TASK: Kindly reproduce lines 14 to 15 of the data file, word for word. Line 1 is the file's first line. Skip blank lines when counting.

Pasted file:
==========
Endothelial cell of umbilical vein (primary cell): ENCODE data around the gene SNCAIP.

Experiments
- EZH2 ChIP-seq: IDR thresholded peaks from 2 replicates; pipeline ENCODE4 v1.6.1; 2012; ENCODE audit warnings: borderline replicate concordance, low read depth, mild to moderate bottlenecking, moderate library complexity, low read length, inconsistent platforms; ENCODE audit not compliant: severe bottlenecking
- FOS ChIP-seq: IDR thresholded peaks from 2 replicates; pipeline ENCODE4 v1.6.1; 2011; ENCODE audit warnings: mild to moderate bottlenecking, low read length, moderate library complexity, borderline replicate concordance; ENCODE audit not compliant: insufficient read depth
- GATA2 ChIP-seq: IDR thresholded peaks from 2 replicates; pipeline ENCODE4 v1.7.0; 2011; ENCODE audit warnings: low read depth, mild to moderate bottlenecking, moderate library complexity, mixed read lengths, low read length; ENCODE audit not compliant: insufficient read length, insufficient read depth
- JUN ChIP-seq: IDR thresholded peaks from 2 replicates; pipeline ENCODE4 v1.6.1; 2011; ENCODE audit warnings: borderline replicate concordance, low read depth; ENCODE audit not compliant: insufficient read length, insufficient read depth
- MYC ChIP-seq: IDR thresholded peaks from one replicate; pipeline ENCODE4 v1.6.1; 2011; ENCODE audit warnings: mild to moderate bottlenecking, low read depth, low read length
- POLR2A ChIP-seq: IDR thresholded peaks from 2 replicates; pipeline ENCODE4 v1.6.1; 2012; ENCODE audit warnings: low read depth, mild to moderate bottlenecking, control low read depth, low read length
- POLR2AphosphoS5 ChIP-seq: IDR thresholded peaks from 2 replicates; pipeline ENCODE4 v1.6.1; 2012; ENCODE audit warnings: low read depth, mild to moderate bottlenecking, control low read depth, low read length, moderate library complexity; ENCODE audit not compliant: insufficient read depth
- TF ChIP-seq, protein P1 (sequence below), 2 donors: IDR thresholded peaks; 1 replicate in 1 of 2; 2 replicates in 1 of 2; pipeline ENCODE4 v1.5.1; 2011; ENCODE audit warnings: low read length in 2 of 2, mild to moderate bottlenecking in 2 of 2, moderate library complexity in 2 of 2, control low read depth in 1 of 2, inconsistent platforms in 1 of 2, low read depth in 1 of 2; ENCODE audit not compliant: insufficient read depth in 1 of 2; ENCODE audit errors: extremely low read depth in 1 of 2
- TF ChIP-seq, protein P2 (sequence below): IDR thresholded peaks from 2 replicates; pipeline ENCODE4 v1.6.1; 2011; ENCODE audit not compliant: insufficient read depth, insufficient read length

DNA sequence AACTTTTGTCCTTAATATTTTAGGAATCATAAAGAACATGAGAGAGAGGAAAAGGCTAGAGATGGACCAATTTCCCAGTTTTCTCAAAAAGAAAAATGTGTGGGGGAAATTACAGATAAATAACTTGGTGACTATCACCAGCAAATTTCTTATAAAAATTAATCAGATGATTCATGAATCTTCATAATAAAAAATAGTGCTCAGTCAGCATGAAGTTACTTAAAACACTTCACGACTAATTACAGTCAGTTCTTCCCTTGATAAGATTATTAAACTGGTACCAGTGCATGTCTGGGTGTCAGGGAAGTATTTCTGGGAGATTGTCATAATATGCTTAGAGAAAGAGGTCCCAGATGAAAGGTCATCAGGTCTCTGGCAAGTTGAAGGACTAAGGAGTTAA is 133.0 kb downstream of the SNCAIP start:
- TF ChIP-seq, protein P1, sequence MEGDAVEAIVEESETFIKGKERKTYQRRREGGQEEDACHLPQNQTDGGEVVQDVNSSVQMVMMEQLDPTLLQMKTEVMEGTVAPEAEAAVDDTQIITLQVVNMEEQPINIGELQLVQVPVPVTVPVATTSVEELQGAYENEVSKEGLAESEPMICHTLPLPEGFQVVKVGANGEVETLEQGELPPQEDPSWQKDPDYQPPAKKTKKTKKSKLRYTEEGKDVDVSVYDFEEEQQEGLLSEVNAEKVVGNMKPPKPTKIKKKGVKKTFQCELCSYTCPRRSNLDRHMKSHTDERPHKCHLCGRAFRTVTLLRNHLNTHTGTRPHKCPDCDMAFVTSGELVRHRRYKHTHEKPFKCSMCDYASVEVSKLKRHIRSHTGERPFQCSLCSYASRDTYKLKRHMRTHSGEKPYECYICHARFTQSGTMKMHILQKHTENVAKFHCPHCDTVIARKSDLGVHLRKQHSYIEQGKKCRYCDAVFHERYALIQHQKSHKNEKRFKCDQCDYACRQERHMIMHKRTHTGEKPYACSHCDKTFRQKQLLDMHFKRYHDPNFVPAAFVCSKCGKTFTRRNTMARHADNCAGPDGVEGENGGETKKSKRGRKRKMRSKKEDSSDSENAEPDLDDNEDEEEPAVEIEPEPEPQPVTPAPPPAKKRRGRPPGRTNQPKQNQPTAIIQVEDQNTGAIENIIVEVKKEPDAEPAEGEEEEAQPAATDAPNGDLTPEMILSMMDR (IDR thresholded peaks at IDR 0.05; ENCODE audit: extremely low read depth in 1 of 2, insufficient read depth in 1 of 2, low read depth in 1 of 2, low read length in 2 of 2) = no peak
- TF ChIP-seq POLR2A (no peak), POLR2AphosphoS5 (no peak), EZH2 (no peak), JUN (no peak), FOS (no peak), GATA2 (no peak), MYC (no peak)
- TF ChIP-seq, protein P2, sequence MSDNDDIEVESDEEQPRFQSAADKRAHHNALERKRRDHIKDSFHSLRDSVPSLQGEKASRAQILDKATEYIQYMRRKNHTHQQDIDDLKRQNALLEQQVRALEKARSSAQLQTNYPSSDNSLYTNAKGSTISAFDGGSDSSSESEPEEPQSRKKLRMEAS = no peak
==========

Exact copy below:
- TF ChIP-seq POLR2A (no peak), POLR2AphosphoS5 (no peak), EZH2 (no peak), JUN (no peak), FOS (no peak), GATA2 (no peak), MYC (no peak)
- TF ChIP-seq, protein P2, sequence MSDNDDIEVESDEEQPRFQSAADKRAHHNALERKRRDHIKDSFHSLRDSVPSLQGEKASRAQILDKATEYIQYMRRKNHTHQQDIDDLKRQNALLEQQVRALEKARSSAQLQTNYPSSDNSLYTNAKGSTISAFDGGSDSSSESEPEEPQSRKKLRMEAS = no peak